BeanBag Chat is a peer support and counselling app designed by and for young adults in Toronto, Canada. The process of co-designing a mental health support app with young adults, professionals, technology developers and the community will be shared.

PRESENTER: Alicia Raimundo

Alicia Raimundo has been described as a “mental health superhero”, battling serious bouts of anxiety, depression and a suicide attempt since the age of 13.She has, given two TEDxTalks, was named one of 2012 “faces of mental illness”, spoke at the Clinton Global Initiative, headlined UN’s international youth day 2014 at the UN headquarters in New York, and represented Canada in Thailand and Ottawa at One Young World conferences.

Addiction and Mental Health, AHS, Edmonton Zone has hired twelve new peer support workers onto various clinical teams over the past year. This has increased the PSW workforce from three to fifteen in a very short time. These PSW’s work on various teams across the portfolio, with various areas of specialization, different team composition and dynamics and different managers. The integration of Peer Support onto these teams has proven to be both challenging and extremely rewarding. A panel discussion with all key players represented will share their experiences.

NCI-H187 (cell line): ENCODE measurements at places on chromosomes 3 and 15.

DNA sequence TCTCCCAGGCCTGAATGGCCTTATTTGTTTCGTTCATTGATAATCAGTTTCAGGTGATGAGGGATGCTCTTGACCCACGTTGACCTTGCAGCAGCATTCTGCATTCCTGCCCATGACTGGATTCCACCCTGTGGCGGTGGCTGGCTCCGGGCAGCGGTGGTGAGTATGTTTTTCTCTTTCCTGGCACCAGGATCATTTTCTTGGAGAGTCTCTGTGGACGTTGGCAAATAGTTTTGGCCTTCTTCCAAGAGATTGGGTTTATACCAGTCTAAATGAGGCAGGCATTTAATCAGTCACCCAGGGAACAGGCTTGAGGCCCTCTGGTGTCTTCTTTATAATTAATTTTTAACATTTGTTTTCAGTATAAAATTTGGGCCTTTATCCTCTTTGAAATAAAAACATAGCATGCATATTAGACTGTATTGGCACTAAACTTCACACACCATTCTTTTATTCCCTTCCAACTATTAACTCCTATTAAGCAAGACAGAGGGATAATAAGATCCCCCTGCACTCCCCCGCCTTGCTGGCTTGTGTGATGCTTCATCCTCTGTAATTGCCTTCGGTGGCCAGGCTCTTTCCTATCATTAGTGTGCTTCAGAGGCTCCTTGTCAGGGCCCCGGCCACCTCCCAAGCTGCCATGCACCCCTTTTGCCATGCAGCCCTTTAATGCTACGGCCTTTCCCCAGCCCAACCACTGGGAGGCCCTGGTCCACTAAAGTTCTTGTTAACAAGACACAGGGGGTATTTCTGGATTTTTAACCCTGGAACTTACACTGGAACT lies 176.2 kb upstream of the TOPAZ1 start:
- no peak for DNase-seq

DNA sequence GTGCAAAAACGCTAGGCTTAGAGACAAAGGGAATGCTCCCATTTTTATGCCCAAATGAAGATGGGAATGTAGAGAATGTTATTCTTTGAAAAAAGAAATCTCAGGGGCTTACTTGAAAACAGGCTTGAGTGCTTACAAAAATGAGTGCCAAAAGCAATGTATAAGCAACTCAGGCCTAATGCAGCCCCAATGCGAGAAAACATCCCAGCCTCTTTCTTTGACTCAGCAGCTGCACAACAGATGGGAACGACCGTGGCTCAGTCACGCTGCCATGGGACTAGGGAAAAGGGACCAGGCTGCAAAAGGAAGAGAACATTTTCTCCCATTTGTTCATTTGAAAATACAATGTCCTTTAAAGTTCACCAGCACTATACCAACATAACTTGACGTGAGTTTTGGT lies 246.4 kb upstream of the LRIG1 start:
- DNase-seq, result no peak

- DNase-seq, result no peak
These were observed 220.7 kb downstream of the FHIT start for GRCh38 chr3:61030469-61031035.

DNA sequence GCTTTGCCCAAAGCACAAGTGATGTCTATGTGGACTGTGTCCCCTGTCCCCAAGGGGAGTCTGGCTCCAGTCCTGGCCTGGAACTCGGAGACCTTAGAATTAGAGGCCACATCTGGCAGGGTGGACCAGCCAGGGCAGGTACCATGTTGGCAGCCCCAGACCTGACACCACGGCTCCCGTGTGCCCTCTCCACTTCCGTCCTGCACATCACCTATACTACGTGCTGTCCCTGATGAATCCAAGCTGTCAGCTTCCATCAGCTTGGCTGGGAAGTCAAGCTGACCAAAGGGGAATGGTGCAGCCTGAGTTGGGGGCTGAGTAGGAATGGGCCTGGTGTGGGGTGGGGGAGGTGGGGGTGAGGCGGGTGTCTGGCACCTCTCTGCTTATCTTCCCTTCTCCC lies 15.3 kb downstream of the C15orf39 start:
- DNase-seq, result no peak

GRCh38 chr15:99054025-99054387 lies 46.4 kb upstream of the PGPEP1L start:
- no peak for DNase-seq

PRESENTERS: Michelle Knox and Jim Koning

Jim Koning has worked in the addiction and mental health field for the past 28 years; the last 7 as a Care Manager with the Housing Outreach and Stabilization Team with Addiction and Mental Health, Alberta Health Services, Edmonton Zone. Jim has seen first-hand the impact Peer Support Worker’s have had through the lived experience lens in shaping his teams understanding of, and support and services provided to the individuals they serve.  Most importantly Jim has seen the hope and belief PSW’s instill in individuals, that recovery and living a meaningful life is possible.